by Tess Marshall
“Don’t fear failure so much that you refuse to try new things. The saddest summary of life contains three descriptions: could have, might have, and should have.” ~Unknown
Too often, we allow fear, worry, and doubt to dominate and define our lives. We allow them to steal our joy, our sleep, and our precious dreams.
I made up my mind, very young, that I would push forward no matter what.
I was 17 and pregnant when I married my boyfriend. We were young and foolish, and because our only plan was “love,” I gave birth to three more daughters by the age of 22. My last pregnancy was twins.
Kristy, one of the twins, was born without a right hand. My biggest fear, at the time, wasn’t how we would make it financially, but how would Kristy make it?
How would she hold a bottle or a swing? In a culture where we worship physical beauty, how would she adapt?
Kristy faced many struggles, but she was a fighter, and she pushed back. Hard!
She held her bottle with one hand. After she sucked it down, she would toss it, grab her sister’s bottle, and drink hers as well. She learned how to swing by putting the right chain in the crux of her elbow.
Her biggest struggles were in school, where she was teased, mocked, and bullied. It was painful to watch, but her sisters helped protect her.
She was determined to keep up with her sisters. She followed their lead and learned to play soccer and basketball in elementary school. She would go on to play sports for two years at the University of Chicago.
One of Kristy’s biggest fears was that boys wouldn’t want to date her. She didn’t date in high school. However, I don’t think it was because of her physical challenge but because she challenged them in sports and would beat them—their egos were bruised!
Today Kristy is 35. She was married last month. I think Pete is a great match for her. He is strong, has a lot of energy, and participates in marathons as well!
If you want to know happiness and realize your dreams, you have to be willing to take a leap of faith despite being afraid.
Too often, we hold back and play it safe, in order to avoid becoming successful, feeling embarrassed, looking silly, being hurt, and facing rejection or possible failure.
We cling to fear from our childhood, traumatic experiences, and the negative media, like Linus, from the cartoon strip, Peanuts, clings to his security blanket.
It’s our responsibility to acknowledge, face, and dissolve our fear.
Are you willing to begin now, to dig for the courage to do all the things you were meant to do, but haven’t yet begun? If the answer is yes read on!
The following tips will allow you to face fear and put it in its place.
1. Get comfortable with fear.
Invite fear into your life. When you fear something, move toward it. Feel it, and breathe through it.
Do the things that frighten you. Action builds courage. Tell yourself, “This fear will pass.” Your world expands as your courage expands.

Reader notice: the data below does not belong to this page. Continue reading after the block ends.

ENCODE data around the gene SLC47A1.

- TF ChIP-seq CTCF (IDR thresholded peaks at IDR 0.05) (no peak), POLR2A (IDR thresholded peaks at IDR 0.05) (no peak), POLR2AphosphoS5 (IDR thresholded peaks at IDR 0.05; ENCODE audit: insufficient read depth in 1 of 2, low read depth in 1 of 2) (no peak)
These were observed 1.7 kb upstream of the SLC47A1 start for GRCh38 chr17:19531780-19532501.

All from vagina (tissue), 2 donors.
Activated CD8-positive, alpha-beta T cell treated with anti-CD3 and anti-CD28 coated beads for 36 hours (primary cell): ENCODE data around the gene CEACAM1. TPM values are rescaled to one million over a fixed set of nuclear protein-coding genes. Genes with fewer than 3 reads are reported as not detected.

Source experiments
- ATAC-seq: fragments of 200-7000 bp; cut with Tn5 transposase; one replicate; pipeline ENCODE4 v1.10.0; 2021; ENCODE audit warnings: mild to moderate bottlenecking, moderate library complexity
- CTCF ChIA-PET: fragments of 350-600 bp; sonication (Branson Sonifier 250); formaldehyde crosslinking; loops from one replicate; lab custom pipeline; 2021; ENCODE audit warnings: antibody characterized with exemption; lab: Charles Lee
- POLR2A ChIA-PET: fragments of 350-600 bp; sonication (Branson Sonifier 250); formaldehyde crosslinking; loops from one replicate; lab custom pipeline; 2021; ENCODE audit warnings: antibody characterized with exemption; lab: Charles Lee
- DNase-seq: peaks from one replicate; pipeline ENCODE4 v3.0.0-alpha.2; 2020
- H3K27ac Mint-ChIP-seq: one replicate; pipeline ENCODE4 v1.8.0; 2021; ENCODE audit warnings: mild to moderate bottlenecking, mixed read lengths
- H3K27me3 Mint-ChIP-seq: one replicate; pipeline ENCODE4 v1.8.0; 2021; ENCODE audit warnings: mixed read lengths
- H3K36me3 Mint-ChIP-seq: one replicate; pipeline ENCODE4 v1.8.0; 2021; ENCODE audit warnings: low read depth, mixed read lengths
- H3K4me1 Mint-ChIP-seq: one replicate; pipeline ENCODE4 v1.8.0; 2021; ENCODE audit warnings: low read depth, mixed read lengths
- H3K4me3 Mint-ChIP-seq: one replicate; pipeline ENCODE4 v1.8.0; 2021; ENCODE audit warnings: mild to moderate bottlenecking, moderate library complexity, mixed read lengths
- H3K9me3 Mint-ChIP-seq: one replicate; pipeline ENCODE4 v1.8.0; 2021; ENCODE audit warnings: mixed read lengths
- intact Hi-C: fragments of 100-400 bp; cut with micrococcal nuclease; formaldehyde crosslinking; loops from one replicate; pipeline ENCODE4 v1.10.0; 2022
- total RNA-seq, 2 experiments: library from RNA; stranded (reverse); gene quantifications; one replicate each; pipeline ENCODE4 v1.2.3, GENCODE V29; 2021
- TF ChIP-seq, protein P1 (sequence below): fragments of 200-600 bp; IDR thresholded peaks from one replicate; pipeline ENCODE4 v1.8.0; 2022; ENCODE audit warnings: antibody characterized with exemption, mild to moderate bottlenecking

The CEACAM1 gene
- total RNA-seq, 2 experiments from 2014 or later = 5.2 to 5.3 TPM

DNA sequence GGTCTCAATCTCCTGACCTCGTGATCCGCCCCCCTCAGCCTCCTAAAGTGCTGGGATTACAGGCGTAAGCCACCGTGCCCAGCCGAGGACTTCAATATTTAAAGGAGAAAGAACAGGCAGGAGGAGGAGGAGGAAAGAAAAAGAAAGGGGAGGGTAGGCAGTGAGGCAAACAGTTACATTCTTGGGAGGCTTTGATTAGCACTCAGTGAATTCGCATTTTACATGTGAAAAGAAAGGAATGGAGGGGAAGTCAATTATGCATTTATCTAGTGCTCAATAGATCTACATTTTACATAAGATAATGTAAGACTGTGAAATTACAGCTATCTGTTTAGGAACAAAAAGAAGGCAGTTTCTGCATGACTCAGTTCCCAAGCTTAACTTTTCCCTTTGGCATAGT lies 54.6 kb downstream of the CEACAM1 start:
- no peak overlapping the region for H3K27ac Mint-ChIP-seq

2. Make your dominant thoughts positive.
Fearful thoughts attract more fear. Positive thoughts attract success. Instead of expecting the worst, train your mind to expect the best. Make positive assumptions about your future.
3. Don’t give time, attention, or energy to fear.
Hold yourself accountable. Be consistent, be prepared, be dependable, and focus on solutions.
Be innovative, take the initiative, and go the extra mile. If you don’t take action despite your fear, opportunity will pass you by.
4. Never dwell on scarcity.
Learn to think, speak, and live as an abundant person. Turn off the news. Celebrate what you have. Be generous.
Focus your attention on being ready, willing, and prepared for the beauty, wonder, connections, good fortune, and favorable circumstances that are yours if you are willing to work and be open to it.
5. Revisit your victories.
Strengthen your belief in yourself by reflecting on the last three years of your life and every success you’ve experienced.
Close your eyes and feel the celebratory emotion of each one. Bring the same drive, persistence, and talent into now and allow it to inspire and motivate you.
6. Live vicariously through the victories of others.
Use the success stories of others. Read how the Brooklyn Bridge was built. Study the success of Steve Jobs, Walt Disney, Steven Spielberg, and Oprah Winfrey. Take note of the courage they developed and follow their path to greatness.
7. Ask your family and friends for encouragement.
My family can see my strength when I forget I have it. At my request, they don’t hesitate to remind me of all trials and triumphs we have come through. They’re generous with praise and encouragement. Ask your loved ones to do the same for you.
8. Create a support group of friends or colleagues.
Robert Folgrum said it best in his book, All I Really Needed to Know I Learned in Kindergarten: “When you go out into the world, it is best to hold hands and stick together.” Sticking together makes tough times easier and easier times more fun!
9. Plan to be great.
Step into your power and dream big. Follow it up with calculated risks and deliberate action steps. Have no doubt about your success. Your dreams are at stake here!
You have the power to do what it takes to break through any obstacles that stand in the way of yourself, your dreams, and your happiness.
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